Slavery: History and Historians

By Peter J. Parish | Go to book overview

NOTES
1.
William Henry Trescot, quoted in Rosengarten, Tombee, 139.
2.
See for example Edward Pessen, "How Different from Each Other Were the Antebellum North and South?" American Historical Review 85 ( 1980): 1119-49.
3.
I have explored this theme somewhat further in a hitherto unpublished paper on "Southern Nationalism and American Nationalism."
4.
The early champion of the yeoman-democracy thesis was Frank L. Owsley ; see his Plain Folk of the Old South ( Baton Rouge, La., 1949). Randolph B. Campbell , "Planters and Plain Folks: The Social Structure of the Antebellum South", in John B. Boles and Evelyn T. Nolen , eds., Interpreting Southern History: Historiographical Essays in Honor of Sanford W. Higginbotham ( Baton Rouge, La., 1987), 48-77, provides an excellent review of the literature on the subject.
5.
The evolution of Genovese views may be traced through many of his writings, including The Political Economy of Slavery; In Red and Black; The World the Slaveholders Made; and in numerous essays.
6.
George M. Fredrickson, The Black Image in the White Mind: The Debate on Afro-American Character and Destiny, 1817-1914 ( New York, 1971), 61-8, 93- 6. Fredrickson attributes the term "herrenvolk democracy" to Pierre L. van den Berghe , Race and Racism: A Comparative Perspective ( New York, 1967).
7.
Oakes, The Ruling Race, especially chapter 2.
8.
Forrest McDonald and Grady McWhiney , "The Antebellum Southern Herdsman: A Reinterpretation", Journal of Southern History 41 ( 1975): 147-66.
9.
Steven A. Channing, Crisis of Fear: Secession in South Carolina ( New York, 1970); William L. Barney, The Road to Secession: A New Perspective on the Old South ( New York, 1972); Michael P. Johnson , Toward a Patriarchal Republic: The Secession of Georgia ( Baton Rouge, La., 1977); J. Mills Thornton, Politics and Power in a Slave Society: Alabama, 1800- 1860 ( Baton Rouge, La., 1978); Kenneth S. Greenberg , Masters and Statesmen: The Political Culture of American Slavery ( Baltimore, 1985); Laurence Shore, Southern Capitalists: The Ideological Leadership of an Elite, 1832-1885 ( Chapel Hill, N.C., 1986); Bruce Collins, White Society in the Antebellum South ( London, 1985). Collins, in particular, provides a valuable synthesis of recent work, spiced by his own personal reflections.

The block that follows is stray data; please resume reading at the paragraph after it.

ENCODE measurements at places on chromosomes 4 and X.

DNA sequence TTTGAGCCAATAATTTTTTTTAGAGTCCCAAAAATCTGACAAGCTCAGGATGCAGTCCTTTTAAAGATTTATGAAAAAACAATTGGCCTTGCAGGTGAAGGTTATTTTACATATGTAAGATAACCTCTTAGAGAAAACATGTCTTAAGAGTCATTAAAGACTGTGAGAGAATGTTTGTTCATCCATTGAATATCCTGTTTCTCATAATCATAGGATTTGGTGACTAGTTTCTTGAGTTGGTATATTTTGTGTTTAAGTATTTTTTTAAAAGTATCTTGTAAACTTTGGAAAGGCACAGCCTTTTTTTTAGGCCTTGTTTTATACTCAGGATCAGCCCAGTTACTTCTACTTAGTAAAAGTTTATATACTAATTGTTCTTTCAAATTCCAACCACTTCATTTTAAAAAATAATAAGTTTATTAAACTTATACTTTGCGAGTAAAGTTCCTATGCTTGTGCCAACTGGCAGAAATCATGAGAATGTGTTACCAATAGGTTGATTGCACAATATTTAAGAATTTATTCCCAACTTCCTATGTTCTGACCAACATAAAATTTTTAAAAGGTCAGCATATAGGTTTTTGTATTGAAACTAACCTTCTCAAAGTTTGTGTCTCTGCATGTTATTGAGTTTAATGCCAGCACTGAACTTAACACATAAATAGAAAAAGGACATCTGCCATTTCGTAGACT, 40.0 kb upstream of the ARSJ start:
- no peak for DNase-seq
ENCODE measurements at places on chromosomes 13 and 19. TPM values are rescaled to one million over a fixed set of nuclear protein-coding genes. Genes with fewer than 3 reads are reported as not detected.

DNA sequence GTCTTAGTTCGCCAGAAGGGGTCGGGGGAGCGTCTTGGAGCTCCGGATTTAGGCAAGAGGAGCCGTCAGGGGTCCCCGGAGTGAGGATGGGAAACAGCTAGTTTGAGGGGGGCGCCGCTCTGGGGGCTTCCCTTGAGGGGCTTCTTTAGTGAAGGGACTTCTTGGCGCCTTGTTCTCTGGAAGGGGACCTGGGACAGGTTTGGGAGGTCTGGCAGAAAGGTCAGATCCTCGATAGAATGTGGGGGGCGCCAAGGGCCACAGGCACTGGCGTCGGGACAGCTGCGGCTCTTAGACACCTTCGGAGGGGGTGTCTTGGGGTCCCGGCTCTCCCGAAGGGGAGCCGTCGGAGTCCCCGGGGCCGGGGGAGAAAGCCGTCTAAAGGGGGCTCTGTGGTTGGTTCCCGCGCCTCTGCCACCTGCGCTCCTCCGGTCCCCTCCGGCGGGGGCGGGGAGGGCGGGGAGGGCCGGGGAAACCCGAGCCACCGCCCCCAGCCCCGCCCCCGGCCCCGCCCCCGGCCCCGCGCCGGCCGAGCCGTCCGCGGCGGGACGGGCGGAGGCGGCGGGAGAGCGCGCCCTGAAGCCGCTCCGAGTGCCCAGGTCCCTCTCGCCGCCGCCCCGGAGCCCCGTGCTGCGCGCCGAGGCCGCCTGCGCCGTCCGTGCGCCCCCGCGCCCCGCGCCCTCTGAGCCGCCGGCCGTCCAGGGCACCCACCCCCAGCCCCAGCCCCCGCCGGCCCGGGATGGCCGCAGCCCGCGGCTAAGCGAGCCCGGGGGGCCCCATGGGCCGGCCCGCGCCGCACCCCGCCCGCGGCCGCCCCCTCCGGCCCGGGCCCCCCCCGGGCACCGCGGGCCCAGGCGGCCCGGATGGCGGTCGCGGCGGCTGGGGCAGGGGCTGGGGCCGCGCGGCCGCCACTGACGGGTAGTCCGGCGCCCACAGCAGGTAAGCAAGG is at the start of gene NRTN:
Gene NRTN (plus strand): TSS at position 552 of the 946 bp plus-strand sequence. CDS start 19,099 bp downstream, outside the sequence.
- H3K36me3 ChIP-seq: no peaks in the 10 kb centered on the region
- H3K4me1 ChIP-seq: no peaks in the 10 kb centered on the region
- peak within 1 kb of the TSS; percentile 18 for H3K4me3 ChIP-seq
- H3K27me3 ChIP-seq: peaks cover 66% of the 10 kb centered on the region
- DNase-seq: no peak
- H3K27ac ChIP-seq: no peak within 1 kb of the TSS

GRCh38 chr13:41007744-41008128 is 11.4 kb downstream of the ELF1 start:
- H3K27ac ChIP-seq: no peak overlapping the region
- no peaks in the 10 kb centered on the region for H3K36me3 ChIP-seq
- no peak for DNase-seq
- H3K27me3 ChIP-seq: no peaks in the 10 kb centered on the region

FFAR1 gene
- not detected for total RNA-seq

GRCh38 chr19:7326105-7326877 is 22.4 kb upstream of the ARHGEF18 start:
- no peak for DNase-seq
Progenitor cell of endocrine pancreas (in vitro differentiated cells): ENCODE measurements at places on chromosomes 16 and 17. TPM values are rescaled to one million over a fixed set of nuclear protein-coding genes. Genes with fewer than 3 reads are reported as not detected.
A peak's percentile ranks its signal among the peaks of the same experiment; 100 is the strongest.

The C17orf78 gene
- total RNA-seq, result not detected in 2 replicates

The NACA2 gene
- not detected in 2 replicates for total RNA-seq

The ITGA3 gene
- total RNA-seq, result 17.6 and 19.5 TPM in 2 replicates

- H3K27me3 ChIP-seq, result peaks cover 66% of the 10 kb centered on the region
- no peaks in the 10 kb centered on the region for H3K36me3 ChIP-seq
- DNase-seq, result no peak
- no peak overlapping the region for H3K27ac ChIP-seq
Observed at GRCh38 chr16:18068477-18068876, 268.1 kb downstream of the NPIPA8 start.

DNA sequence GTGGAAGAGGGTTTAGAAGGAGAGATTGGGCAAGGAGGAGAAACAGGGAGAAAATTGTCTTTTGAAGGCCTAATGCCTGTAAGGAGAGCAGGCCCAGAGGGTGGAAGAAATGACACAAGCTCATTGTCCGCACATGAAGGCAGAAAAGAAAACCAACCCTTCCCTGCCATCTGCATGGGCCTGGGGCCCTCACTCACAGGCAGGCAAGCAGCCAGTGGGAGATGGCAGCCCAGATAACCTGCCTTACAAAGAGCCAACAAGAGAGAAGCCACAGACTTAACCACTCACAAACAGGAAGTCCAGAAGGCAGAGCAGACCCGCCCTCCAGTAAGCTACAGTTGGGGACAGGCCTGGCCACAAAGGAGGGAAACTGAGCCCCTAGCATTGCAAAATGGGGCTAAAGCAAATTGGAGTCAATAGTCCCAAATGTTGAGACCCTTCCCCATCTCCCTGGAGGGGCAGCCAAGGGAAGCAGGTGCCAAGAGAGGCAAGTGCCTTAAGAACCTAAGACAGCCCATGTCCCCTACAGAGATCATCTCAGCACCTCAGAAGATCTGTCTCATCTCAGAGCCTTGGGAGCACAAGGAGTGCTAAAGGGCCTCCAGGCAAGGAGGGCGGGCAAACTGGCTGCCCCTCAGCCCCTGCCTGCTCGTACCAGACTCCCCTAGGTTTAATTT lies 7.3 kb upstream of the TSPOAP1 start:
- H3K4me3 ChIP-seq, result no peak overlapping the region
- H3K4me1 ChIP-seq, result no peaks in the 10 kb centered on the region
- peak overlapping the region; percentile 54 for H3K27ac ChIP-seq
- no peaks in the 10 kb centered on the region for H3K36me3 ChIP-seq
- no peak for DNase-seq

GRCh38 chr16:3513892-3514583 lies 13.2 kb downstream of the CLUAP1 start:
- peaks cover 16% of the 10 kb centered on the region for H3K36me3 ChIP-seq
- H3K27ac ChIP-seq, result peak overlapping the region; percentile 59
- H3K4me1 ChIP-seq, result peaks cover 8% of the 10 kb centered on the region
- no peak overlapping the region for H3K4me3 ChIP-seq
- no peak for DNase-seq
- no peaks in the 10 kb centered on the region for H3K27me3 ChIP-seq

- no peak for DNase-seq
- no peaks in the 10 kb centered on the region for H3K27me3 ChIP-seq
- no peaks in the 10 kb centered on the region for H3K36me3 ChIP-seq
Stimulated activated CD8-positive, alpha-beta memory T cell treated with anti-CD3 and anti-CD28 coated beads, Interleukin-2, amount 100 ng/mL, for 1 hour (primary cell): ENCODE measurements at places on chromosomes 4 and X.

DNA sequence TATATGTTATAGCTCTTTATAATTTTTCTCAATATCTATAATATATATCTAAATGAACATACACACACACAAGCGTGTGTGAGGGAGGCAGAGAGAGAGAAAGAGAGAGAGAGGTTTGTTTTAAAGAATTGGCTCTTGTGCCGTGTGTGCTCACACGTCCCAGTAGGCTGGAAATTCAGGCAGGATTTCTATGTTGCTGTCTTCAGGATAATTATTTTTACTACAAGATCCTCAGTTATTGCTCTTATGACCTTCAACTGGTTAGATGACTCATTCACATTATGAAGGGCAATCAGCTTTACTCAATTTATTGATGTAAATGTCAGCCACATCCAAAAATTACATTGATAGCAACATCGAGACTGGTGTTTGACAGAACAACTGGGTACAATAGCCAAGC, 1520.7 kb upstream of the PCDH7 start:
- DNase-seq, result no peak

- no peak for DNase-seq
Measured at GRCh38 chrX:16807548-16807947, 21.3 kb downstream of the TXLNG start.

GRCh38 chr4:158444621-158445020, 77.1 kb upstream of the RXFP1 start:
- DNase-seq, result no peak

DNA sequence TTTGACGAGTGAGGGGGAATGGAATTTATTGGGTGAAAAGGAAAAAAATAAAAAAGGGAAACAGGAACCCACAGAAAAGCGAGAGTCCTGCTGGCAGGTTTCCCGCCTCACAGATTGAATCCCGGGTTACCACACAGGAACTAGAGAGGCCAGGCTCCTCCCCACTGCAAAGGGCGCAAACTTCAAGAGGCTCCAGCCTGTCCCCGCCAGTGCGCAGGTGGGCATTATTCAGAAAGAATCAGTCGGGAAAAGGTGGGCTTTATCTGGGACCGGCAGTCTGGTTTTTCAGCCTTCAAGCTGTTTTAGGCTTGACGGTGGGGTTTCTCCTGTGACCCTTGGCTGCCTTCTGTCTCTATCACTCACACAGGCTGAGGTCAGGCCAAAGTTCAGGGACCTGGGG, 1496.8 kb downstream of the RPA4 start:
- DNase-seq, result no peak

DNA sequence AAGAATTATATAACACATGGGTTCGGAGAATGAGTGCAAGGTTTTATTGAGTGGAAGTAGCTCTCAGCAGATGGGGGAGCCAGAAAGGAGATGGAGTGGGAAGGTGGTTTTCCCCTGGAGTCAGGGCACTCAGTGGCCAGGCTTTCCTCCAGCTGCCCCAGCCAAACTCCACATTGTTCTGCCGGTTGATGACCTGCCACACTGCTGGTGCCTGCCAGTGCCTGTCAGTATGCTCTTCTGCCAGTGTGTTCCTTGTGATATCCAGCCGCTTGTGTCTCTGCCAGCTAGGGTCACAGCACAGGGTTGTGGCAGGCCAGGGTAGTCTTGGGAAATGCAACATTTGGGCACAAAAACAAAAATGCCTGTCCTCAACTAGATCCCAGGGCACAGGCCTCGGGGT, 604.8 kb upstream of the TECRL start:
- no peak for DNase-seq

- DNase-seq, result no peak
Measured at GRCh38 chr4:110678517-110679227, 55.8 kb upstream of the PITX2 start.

10.
Steven Hahn, The Roots of Southern Populism: Yeoman Farmers and the Transformation of the Georgia Up-Country, 1850-1890 ( New York, 1983); Harris, Plain Folk and Gentry in a Slave Society; Randolph B. Campbell, A Southern Community in Crisis: Harrison County, Texas, 1850-1880 ( Austin, Tx., 1983); Randolph B. Campbell and Richard G. Lowe, Wealth and Power in Antebellum Texas (College Station, Tx., 1977). See also some of the essays in Orville V. Burton and Robert C. McMath , eds., Class, Conflict and Consensus: Antebellum Southern Community Studies ( Westport, Ct., 1982).
11.
Randolph B. Campbell, "Planters and Plain Folks: The Social Structure of the Antebellum South", in Boles and Nolen, eds., Interpreting Southern History, 65. See also Campbell, A Southern Community in Crisis.
12.
Olsen, "Historians and the Extent of Slaveownership in the Southern United States," 116.
13.
See Collins, White Society in the Antebellum South, 83-97, for a helpful discussion of the mobility and fluidity of Southern society.
15.
Steven Hahn, "The Yeomanry of the Nonplantation South: Upper Piedmont Georgia, 1850-1860" in Burton and McMath, eds., Class, Conflict and Consensus, 29-56.

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